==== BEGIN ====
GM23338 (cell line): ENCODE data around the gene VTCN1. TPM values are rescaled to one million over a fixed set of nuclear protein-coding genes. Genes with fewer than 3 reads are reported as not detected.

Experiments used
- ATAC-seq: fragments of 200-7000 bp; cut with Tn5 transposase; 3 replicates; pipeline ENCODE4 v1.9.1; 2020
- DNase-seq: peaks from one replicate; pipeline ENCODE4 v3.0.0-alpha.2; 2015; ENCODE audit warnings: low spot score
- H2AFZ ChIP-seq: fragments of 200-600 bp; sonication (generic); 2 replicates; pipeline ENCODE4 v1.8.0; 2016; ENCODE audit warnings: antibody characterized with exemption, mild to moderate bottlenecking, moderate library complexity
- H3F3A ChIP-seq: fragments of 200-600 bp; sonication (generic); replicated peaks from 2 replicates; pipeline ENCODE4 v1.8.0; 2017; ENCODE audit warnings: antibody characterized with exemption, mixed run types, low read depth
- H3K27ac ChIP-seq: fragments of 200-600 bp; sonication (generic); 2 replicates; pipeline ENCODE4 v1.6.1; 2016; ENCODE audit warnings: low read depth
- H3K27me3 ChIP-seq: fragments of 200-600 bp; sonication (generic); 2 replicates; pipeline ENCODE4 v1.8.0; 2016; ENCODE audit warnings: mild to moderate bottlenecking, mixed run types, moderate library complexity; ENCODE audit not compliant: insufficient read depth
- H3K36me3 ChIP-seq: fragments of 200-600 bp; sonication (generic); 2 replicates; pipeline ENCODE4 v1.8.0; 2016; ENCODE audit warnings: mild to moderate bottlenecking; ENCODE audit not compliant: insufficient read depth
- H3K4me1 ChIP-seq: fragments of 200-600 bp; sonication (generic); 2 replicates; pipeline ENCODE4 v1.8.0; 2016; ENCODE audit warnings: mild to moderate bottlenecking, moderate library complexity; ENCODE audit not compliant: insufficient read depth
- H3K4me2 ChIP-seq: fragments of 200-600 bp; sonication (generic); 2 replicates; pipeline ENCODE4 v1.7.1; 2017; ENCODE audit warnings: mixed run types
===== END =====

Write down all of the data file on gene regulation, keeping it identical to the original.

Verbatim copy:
GM23338 (cell line): ENCODE data around the gene VTCN1. TPM values are rescaled to one million over a fixed set of nuclear protein-coding genes. Genes with fewer than 3 reads are reported as not detected.

Experiments used
- ATAC-seq: fragments of 200-7000 bp; cut with Tn5 transposase; 3 replicates; pipeline ENCODE4 v1.9.1; 2020
- DNase-seq: peaks from one replicate; pipeline ENCODE4 v3.0.0-alpha.2; 2015; ENCODE audit warnings: low spot score
- H2AFZ ChIP-seq: fragments of 200-600 bp; sonication (generic); 2 replicates; pipeline ENCODE4 v1.8.0; 2016; ENCODE audit warnings: antibody characterized with exemption, mild to moderate bottlenecking, moderate library complexity
- H3F3A ChIP-seq: fragments of 200-600 bp; sonication (generic); replicated peaks from 2 replicates; pipeline ENCODE4 v1.8.0; 2017; ENCODE audit warnings: antibody characterized with exemption, mixed run types, low read depth
- H3K27ac ChIP-seq: fragments of 200-600 bp; sonication (generic); 2 replicates; pipeline ENCODE4 v1.6.1; 2016; ENCODE audit warnings: low read depth
- H3K27me3 ChIP-seq: fragments of 200-600 bp; sonication (generic); 2 replicates; pipeline ENCODE4 v1.8.0; 2016; ENCODE audit warnings: mild to moderate bottlenecking, mixed run types, moderate library complexity; ENCODE audit not compliant: insufficient read depth
- H3K36me3 ChIP-seq: fragments of 200-600 bp; sonication (generic); 2 replicates; pipeline ENCODE4 v1.8.0; 2016; ENCODE audit warnings: mild to moderate bottlenecking; ENCODE audit not compliant: insufficient read depth
- H3K4me1 ChIP-seq: fragments of 200-600 bp; sonication (generic); 2 replicates; pipeline ENCODE4 v1.8.0; 2016; ENCODE audit warnings: mild to moderate bottlenecking, moderate library complexity; ENCODE audit not compliant: insufficient read depth
- H3K4me2 ChIP-seq: fragments of 200-600 bp; sonication (generic); 2 replicates; pipeline ENCODE4 v1.7.1; 2017; ENCODE audit warnings: mixed run types